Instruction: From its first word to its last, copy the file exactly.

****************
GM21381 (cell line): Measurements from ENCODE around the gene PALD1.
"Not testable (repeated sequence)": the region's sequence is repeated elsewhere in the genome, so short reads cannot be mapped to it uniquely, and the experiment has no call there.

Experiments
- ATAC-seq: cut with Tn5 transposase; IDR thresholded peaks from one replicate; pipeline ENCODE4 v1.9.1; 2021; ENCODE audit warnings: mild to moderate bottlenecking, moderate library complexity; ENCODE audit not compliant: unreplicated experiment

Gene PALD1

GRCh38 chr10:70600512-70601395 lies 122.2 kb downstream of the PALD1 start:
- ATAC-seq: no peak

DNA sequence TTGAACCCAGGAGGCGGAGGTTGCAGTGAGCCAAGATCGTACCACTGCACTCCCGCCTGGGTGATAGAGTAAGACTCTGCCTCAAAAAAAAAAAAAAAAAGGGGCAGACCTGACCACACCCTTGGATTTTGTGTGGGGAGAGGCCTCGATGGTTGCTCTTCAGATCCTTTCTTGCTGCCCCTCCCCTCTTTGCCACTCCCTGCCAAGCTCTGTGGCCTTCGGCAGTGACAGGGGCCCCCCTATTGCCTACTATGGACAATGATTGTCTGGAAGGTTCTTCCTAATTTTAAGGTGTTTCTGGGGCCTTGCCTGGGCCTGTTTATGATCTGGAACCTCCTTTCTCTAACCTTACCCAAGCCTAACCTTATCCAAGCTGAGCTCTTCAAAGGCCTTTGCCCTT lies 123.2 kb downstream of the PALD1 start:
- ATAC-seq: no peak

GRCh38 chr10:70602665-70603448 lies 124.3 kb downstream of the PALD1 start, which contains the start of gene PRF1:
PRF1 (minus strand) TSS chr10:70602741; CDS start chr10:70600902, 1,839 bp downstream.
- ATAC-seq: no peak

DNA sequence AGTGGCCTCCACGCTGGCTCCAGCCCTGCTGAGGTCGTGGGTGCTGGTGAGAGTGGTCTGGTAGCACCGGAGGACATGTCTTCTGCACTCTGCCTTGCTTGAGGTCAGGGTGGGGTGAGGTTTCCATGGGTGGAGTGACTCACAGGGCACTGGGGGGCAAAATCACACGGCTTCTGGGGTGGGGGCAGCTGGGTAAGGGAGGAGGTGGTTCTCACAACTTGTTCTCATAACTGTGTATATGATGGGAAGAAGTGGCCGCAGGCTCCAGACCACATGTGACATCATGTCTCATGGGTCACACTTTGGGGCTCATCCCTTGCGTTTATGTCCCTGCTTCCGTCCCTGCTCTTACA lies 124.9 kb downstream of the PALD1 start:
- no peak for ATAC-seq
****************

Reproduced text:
GM21381 (cell line): Measurements from ENCODE around the gene PALD1.
"Not testable (repeated sequence)": the region's sequence is repeated elsewhere in the genome, so short reads cannot be mapped to it uniquely, and the experiment has no call there.

Experiments
- ATAC-seq: cut with Tn5 transposase; IDR thresholded peaks from one replicate; pipeline ENCODE4 v1.9.1; 2021; ENCODE audit warnings: mild to moderate bottlenecking, moderate library complexity; ENCODE audit not compliant: unreplicated experiment

Gene PALD1

GRCh38 chr10:70600512-70601395 lies 122.2 kb downstream of the PALD1 start:
- ATAC-seq: no peak

DNA sequence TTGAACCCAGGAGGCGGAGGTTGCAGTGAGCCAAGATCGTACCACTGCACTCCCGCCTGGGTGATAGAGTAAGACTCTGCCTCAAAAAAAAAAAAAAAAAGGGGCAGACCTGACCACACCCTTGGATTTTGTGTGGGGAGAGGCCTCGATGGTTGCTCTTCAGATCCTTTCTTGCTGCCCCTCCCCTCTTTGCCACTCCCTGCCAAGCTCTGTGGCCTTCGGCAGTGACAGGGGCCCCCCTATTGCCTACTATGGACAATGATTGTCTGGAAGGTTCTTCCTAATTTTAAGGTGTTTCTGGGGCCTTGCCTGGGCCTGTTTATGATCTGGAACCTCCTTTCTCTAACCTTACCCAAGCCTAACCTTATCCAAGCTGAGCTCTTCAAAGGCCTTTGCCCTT lies 123.2 kb downstream of the PALD1 start:
- ATAC-seq: no peak

GRCh38 chr10:70602665-70603448 lies 124.3 kb downstream of the PALD1 start, which contains the start of gene PRF1:
PRF1 (minus strand) TSS chr10:70602741; CDS start chr10:70600902, 1,839 bp downstream.
- ATAC-seq: no peak

DNA sequence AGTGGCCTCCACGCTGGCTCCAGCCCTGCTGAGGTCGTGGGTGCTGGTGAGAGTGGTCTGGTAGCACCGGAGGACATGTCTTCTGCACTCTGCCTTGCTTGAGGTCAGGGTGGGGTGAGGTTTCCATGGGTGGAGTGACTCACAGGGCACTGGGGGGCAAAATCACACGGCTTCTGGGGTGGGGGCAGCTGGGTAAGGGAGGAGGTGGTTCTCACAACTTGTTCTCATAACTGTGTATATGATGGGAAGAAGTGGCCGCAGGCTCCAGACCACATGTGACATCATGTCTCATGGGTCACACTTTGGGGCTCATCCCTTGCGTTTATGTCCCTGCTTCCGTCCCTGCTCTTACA lies 124.9 kb downstream of the PALD1 start:
- no peak for ATAC-seq